The four emerging musicians accepted into the 2016 residency all happen to be solo artists, and their styles couldn't be more different. From vocal loops, to instrumentals, to good old fashioned acoustic guitar, the artists have showcased their unique sounds and we've had a lot of fun watching their creations come to life. 

Join them Saturday, October 15 at 9 p.m. for the Indie Band Listening Party, where they'll each present the new work they recorded right here in Banff.

Kira May

kira may indie band
kira may indie band

Artist Kira May performs at The Club

kira may indie band

Kira May in her Banff Centre music hut during the Independent Music Residency

Kira: The best takeaway lesson I’m learning is to just open up, and have no fear, and say yes to everything. That’s been my mantra—say yes to everything. And there’s a quote on the wall [from Richard Reed Parry] and I wrote it down I loved it so much: “Say yes until it breaks you.” And I’ve been thinking about that. Every opportunity I have to work with somebody new, or to explore somebody else’s idea I’m just like, “Let’s try it. Let’s do it all.” In the past I’ve been very timid about collaborating just due to my own shyness and I’ve been collaborating with so many people here and getting amazing results. I couldn’t be happier. 

Sam Cash

sam cash indie band

Independent Music Residency participant Sam Cash performs at The Club

indie band sam cash

Sam Cash in his practice studio

Sam: I don’t play piano. I used to play the piano a lot and I haven’t played in years. And up here I’ve been playing the most piano I’ve played since I was, like, 13. And that opens up all these other creative outlets. When you’re writing on an instrument that you know really well, you go back to the same habits, same chords, same progressions. And then when I’m playing piano, I’m approaching it like a kid approaches something new.

Jade Bergeron

jade bergeron indie band

Jade Bergeron performs at The Club

jade bergeron indie band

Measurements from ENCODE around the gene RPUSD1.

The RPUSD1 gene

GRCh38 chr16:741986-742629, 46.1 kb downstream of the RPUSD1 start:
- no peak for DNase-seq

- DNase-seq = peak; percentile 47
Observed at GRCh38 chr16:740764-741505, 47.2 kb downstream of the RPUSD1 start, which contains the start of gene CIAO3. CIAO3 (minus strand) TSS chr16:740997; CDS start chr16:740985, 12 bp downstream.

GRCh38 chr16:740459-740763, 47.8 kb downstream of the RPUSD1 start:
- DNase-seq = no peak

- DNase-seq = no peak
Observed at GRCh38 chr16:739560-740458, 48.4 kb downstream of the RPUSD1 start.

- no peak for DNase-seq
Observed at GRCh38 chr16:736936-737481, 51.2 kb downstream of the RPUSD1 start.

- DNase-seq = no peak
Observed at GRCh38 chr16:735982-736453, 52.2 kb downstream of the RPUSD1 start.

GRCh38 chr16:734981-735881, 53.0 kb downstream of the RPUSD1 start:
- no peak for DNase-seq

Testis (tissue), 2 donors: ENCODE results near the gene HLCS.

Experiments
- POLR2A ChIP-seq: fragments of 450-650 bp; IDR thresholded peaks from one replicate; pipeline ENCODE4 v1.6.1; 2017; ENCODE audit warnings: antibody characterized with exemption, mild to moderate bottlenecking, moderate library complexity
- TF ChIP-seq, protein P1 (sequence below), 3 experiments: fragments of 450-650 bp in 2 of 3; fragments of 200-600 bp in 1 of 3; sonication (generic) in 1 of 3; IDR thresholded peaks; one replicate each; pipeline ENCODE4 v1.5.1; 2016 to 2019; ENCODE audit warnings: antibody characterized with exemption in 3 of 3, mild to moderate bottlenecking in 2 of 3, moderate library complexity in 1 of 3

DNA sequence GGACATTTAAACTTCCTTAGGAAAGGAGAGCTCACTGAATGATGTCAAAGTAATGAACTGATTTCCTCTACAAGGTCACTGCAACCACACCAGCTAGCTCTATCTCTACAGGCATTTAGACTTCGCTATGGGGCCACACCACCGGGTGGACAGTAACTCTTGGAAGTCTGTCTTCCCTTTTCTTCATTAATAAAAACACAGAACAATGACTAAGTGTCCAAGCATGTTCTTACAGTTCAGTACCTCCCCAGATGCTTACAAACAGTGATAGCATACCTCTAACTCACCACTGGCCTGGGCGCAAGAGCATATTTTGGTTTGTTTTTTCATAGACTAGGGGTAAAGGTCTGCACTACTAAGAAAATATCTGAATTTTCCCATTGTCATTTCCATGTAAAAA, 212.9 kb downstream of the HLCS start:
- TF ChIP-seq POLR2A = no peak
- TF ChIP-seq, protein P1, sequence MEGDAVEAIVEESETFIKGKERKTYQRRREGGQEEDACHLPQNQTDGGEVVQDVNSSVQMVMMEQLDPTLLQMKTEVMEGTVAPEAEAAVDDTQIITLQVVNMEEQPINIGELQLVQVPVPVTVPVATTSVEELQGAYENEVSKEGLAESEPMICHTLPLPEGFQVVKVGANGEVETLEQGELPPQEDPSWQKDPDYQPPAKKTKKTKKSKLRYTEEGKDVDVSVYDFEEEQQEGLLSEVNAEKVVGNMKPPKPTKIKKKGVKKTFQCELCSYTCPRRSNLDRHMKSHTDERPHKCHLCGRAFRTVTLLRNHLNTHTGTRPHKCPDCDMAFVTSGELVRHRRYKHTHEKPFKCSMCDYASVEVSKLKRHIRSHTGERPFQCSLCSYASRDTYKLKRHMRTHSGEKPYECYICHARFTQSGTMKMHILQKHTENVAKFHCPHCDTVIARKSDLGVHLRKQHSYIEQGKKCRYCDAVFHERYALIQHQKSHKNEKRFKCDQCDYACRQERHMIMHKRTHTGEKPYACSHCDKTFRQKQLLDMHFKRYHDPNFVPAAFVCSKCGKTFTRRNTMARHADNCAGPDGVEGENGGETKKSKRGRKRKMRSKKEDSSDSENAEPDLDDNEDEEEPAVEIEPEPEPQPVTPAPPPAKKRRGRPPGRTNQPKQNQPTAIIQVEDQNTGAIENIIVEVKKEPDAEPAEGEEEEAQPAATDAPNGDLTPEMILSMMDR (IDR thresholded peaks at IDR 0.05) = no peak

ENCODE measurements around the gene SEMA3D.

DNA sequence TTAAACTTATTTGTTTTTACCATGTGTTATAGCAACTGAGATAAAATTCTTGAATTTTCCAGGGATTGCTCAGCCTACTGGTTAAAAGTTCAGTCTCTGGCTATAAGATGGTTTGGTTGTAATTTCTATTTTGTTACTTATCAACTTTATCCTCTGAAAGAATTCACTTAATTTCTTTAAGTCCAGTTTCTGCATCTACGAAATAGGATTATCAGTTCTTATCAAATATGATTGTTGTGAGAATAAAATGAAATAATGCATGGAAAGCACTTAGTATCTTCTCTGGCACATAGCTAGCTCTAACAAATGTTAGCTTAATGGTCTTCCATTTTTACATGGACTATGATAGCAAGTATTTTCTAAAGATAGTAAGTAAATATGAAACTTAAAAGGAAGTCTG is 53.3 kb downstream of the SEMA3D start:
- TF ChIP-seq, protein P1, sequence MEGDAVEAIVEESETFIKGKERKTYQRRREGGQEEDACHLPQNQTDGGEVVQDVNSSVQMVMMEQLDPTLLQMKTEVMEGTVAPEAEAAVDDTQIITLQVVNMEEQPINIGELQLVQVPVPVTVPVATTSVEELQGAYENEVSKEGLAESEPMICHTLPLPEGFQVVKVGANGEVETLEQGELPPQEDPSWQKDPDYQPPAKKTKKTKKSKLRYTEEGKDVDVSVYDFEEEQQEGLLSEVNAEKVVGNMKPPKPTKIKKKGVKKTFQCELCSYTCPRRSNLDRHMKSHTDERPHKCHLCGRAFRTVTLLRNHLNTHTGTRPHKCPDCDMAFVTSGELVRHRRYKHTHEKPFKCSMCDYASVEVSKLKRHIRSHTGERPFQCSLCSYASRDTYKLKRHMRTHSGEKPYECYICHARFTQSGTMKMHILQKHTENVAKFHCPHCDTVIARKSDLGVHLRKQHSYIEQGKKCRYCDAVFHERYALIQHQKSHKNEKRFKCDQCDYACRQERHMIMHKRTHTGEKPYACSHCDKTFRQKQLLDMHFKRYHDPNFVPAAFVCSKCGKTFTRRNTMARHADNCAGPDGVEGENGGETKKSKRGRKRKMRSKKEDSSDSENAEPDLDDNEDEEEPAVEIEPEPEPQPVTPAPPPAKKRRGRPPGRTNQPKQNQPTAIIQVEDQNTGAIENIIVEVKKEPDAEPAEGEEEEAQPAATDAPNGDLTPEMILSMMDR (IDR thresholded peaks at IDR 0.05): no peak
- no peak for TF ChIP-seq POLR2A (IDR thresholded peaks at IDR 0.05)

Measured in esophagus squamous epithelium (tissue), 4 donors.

jade bergeron indie band

Independent Music Residency participant Jade Bergeron

Jade: I have kind of a full-time, grown-up job outside of music. It’s just really kind of been trying to find a balance between writing music and making money to make more music. It’s hard to have a social life when you have so much going on like that, but I wouldn’t have it any other way. I think music has a life of its own, and I think you just know when it’s meant to be. Music is just one of those things that you come home to at the end of the day and it’s there to support you. 

Adrian Underhill

adrian underhill indie band

Independent Music Residency participant Adrian Underhill plays at The Club

adrian underhill indie band

Adrian Underhill in his Banff Centre practice studio

Adrian: I’ve had a great time chatting with everybody who’s in the indie residency. We’re all doing different things but it doesn’t seem hard at all to find things in common. I think, as a solo artist or any type of artist, you’re always looking for people to bounce ideas with and it seems very natural to bounce them off somebody who’s in a similar position. They kind of just get it. It doesn’t really matter what genre of music you’re doing, you’re always trying to pursue a vision and there’s various obstacles and hang-ups that you’re having and it just seems really natural to talk about those things.

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Leadership participants in discussion.

Banff Centre for Arts and Creativity is proud to host a Truth and Reconciliation Summit on campus October 29, 2016. The sold out event brings together community members, and speakers like Truth and Reconciliation Commissioner, Dr. Marie Wilson and former National Chief Phil Fontaine. We’ll be live streaming the event on October 29 on our YouTube page, so subscribe and stay tuned.


When graphic designer Martha de Santiago was tasked with designing an image to represent Banff Centre for Arts and Creativity’s Truth and Reconciliation Summit, she started with a story. That story is about history, about healing, and about hope for the future—all things the Summit hopes to address.

The Summit, which will be held at Banff Centre October 29, is a chance for important national figures in the Truth and Reconciliation conversation and local Bow Valley community members to gather and discover ways to put the commission’s 94 calls to action in motion.

Creating the logo for such an important event quickly became de Santiago’s main focus. She began creating her concept by researching parts of Canada’s Indigenous history, reading the 94 calls, and noting patterns of words and concepts that kept coming up over and over again. 

“I got really emotional because obviously it’s such a powerful thing to read,” she said.

She also met with Brian Calliou, Banff Centre’s director of Indigenous Leadership programming, to discuss Banff Centre’s role in this important national movement.